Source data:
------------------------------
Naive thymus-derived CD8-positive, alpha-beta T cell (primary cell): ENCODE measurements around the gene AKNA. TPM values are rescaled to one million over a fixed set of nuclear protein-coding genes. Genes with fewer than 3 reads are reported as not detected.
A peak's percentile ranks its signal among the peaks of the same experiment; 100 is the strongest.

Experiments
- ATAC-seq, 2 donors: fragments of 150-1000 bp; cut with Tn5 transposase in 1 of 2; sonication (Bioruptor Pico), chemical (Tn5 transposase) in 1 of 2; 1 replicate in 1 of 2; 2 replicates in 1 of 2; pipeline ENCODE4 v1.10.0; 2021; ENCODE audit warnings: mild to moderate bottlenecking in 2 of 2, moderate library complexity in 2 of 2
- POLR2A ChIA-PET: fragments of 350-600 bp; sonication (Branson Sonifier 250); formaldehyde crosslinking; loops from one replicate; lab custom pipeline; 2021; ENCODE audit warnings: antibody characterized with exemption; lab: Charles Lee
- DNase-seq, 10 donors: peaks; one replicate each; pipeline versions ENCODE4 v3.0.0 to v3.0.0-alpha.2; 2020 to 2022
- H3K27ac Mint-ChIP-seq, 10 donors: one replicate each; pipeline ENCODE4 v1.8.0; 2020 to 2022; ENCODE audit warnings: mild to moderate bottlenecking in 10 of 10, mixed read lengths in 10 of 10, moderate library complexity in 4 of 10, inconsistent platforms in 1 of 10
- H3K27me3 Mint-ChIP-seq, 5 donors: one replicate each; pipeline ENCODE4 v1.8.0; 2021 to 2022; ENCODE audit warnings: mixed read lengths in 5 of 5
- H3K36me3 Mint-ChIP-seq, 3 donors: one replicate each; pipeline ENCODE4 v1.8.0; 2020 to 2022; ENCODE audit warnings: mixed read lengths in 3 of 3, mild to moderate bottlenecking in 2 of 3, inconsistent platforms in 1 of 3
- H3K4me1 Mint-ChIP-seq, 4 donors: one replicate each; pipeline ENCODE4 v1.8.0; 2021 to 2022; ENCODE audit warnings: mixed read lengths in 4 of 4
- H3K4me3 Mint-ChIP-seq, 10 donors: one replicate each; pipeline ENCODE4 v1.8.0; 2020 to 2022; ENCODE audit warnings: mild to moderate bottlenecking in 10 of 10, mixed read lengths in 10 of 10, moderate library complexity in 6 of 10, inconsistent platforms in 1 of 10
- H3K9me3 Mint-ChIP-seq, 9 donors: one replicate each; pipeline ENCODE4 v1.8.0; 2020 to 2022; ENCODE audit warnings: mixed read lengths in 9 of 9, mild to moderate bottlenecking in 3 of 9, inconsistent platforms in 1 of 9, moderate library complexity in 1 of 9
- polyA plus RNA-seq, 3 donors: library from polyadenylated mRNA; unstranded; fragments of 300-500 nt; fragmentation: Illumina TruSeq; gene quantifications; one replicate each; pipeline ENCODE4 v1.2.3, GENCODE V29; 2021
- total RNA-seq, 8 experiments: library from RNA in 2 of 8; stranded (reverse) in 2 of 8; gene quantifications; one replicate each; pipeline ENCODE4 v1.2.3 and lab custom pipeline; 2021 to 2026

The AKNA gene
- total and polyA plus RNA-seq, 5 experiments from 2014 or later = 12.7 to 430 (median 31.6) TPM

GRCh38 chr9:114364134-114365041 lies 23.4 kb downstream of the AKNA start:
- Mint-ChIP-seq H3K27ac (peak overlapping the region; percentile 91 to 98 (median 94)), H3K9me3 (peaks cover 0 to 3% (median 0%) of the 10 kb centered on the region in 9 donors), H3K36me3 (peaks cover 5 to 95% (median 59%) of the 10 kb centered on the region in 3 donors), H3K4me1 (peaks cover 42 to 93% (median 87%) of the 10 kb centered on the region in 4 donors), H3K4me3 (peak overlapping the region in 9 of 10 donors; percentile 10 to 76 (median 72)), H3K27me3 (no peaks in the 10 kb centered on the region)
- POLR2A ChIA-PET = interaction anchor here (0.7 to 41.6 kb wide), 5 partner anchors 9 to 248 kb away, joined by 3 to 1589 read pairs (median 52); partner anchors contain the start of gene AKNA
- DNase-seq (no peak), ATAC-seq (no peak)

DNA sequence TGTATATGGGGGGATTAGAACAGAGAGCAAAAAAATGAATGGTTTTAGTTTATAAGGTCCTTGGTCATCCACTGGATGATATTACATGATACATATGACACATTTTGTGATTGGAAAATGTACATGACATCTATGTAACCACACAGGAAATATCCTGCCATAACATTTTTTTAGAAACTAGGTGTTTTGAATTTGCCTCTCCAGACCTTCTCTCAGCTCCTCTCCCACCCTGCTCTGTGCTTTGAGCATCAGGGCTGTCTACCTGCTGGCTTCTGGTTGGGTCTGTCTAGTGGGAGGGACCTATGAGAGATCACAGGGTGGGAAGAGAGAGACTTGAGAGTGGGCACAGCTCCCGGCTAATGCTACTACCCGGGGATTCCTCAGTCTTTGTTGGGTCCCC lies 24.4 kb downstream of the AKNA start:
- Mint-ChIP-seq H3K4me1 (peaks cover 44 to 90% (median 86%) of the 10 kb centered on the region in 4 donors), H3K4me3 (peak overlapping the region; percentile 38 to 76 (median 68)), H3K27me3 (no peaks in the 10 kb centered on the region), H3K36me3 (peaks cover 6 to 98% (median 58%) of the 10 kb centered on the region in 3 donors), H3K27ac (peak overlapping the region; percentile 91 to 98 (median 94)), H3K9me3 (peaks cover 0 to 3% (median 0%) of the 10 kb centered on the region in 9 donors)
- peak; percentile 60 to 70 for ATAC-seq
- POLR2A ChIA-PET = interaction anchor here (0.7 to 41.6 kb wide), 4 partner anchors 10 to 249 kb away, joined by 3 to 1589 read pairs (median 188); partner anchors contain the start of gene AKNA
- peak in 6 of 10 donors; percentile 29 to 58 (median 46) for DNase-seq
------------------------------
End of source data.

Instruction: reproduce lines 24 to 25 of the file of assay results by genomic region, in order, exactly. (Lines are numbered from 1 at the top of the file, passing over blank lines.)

- POLR2A ChIA-PET = interaction anchor here (0.7 to 41.6 kb wide), 4 partner anchors 10 to 249 kb away, joined by 3 to 1589 read pairs (median 188); partner anchors contain the start of gene AKNA
- peak in 6 of 10 donors; percentile 29 to 58 (median 46) for DNase-seq